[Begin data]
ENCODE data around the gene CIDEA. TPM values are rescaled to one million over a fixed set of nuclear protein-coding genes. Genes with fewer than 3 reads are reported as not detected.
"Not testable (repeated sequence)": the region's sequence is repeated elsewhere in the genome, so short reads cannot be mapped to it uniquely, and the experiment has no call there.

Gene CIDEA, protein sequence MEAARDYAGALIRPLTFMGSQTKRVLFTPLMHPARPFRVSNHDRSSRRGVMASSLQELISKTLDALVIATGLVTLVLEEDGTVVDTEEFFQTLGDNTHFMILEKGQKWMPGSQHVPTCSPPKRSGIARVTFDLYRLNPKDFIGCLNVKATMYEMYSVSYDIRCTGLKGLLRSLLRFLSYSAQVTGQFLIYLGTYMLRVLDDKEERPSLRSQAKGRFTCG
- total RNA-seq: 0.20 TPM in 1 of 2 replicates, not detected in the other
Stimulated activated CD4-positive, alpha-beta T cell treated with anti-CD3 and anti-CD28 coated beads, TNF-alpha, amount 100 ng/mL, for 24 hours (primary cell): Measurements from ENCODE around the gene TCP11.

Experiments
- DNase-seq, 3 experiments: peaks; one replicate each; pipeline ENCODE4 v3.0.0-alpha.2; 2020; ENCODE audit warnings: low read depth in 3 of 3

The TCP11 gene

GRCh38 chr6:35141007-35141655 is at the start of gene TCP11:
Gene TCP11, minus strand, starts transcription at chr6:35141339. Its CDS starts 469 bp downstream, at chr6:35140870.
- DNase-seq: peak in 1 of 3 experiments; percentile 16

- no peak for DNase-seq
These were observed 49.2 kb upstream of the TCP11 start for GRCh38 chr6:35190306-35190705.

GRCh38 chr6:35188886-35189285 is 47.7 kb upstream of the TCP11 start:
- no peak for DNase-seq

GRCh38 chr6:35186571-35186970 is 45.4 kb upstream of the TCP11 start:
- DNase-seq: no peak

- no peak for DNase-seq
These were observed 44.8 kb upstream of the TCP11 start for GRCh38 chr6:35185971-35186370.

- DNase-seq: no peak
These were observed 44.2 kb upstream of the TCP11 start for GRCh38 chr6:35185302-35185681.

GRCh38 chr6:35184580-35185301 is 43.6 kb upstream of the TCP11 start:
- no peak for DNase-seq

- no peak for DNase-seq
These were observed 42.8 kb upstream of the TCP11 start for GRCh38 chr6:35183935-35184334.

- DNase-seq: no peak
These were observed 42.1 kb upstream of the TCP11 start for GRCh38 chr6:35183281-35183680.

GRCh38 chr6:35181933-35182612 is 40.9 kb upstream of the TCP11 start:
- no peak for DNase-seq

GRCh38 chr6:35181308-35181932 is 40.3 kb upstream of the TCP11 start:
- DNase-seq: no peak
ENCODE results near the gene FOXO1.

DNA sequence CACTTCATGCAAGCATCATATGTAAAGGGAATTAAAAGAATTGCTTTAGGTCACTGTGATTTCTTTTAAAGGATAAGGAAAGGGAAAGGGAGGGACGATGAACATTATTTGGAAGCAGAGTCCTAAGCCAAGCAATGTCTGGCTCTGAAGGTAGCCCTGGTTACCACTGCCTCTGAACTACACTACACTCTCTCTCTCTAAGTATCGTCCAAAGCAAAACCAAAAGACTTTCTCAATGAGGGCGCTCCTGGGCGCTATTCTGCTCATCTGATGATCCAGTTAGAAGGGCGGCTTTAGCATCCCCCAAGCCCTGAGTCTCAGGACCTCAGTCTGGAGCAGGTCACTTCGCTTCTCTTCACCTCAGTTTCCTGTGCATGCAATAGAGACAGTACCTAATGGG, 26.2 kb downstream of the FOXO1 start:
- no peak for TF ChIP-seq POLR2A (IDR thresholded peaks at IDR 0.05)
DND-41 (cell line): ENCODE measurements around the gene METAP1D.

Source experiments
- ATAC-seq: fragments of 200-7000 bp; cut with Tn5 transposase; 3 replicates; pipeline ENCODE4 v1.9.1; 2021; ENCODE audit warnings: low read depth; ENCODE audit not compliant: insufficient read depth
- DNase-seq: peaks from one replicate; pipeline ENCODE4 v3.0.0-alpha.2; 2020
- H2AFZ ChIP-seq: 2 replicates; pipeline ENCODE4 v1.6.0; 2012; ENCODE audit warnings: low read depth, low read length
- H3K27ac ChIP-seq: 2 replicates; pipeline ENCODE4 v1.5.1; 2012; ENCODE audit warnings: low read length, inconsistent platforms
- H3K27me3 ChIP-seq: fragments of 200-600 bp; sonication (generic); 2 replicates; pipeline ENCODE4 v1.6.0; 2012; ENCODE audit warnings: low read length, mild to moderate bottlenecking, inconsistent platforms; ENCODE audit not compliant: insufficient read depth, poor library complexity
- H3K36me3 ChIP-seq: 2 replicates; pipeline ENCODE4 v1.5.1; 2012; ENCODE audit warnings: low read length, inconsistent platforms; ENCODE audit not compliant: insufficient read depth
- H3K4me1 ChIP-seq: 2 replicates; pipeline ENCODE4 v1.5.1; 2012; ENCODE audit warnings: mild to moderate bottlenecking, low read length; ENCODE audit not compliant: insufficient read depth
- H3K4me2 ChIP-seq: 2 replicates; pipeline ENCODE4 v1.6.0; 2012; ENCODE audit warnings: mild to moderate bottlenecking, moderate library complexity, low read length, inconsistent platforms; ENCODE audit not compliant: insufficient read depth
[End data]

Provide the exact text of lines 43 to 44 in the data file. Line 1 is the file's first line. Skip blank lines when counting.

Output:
- H3K4me1 ChIP-seq: 2 replicates; pipeline ENCODE4 v1.5.1; 2012; ENCODE audit warnings: mild to moderate bottlenecking, low read length; ENCODE audit not compliant: insufficient read depth
- H3K4me2 ChIP-seq: 2 replicates; pipeline ENCODE4 v1.6.0; 2012; ENCODE audit warnings: mild to moderate bottlenecking, moderate library complexity, low read length, inconsistent platforms; ENCODE audit not compliant: insufficient read depth